The father and the 2 children were initially considered to have unusual TI because at molecular analysis they were carriers of a single β mutation (IVS1-110 G>A). After the unusual clinical outcome following splenectomy, all family members were referred to our center for molecular reevaluation. As according to our center’s ethical committee guidelines, all family members signed written informed consent to molecular studies for both diagnostic and research purposes. DNA analysis of β and α globin genes was performed. Mutation analysis of the β globin gene was established by direct DNA sequencing on the ABI Prism 310 genetic analyzer (PE Biosystems Foster City CA, USA). The α globin gene cluster was analyzed by Multiplex Ligation-dependent Probe Amplification (MLPA) according to Harteveld et al.4,6 RNA analysis was performed in triplicate on TaqMan 7500 (PE Biosystems Foster City, CA, USA) after DNAse treatment using specific gene assay (HBA1/2: Hs00361191_g1). The relative quantification (RQ) of alpha genes expression was achieved by normalization against two different house-keeping genes Beta-actine (ACTB:Hs99999903_m) and β2 microglobuline (β2M:Hs00187842-m1) using the 2 formula.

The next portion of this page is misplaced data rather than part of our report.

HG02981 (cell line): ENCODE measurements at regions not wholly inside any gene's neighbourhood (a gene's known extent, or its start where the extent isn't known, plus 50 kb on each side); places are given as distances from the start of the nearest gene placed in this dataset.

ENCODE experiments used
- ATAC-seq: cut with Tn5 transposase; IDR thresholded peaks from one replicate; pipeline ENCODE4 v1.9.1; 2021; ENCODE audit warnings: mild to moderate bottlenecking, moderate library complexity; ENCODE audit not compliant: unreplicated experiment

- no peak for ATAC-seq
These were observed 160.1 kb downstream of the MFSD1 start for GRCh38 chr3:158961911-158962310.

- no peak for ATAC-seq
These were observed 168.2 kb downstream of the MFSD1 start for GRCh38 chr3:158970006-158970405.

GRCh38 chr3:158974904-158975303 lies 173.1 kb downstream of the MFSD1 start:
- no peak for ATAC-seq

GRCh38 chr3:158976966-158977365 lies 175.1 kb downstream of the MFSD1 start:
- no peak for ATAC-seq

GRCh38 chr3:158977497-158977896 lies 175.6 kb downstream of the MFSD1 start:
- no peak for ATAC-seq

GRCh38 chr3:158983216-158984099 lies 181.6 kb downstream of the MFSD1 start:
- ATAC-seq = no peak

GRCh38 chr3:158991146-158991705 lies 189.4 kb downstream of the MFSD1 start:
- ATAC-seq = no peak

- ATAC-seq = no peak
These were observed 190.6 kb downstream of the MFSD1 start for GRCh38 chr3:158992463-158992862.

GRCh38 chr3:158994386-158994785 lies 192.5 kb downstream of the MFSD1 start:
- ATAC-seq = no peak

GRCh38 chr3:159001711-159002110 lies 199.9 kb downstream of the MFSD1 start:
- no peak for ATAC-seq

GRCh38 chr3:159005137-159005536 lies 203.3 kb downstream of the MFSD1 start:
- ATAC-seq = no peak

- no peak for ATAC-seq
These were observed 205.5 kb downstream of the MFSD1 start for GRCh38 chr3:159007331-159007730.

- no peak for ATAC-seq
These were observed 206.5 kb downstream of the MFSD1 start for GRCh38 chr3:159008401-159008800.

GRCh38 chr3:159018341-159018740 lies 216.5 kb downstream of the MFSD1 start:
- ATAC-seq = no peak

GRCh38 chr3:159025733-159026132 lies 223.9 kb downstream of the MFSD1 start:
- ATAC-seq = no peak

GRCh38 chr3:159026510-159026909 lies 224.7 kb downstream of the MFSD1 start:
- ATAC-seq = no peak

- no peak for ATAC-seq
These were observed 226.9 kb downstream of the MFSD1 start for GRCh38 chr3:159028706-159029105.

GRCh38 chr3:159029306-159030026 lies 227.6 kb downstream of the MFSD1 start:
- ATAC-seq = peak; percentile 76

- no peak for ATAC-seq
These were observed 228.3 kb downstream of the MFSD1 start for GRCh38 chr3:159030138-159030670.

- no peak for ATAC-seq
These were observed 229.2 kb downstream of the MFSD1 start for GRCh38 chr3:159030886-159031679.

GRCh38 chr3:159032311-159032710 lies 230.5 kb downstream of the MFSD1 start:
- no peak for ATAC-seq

Molecular analysis confirmed that the father and the 2 children were heterozygotes for the β+ mutation IVSI-110 G>A. MLPA analysis disclosed a full duplication of the α globin locus spanning at least 175 kb, from the telomere to the 3’HVR downstream of the α globin gene, including the upstream regulatory element HS-40 (Figure 1A).4 This rearrangement increases the number of functional α globin genes in cis from 2 to 4 and was found in heterozygosis in both parents and in homozygosis in both children. The overproduction of alpha chains was confirmed by Q-PCR experiments with RQ increased in all members of the family (Figure 1B). As expected, the parents showed RQ values of about 1.5 while the children showed values of about 2. Hematologic and molecular data of the family are summarized in Table 1.
In the father, coinheritance of a β globin mutation with 6 α globin genes led to a moderate-severe, well tolerated TI phenotype. The 2 children had 8 functional α globin genes (since the regulatory element HS-40 was also duplicated) producing a large amount of α chains (twice than normal) that, associated with reduced β chain production, causes a severe α/β globin imbalance.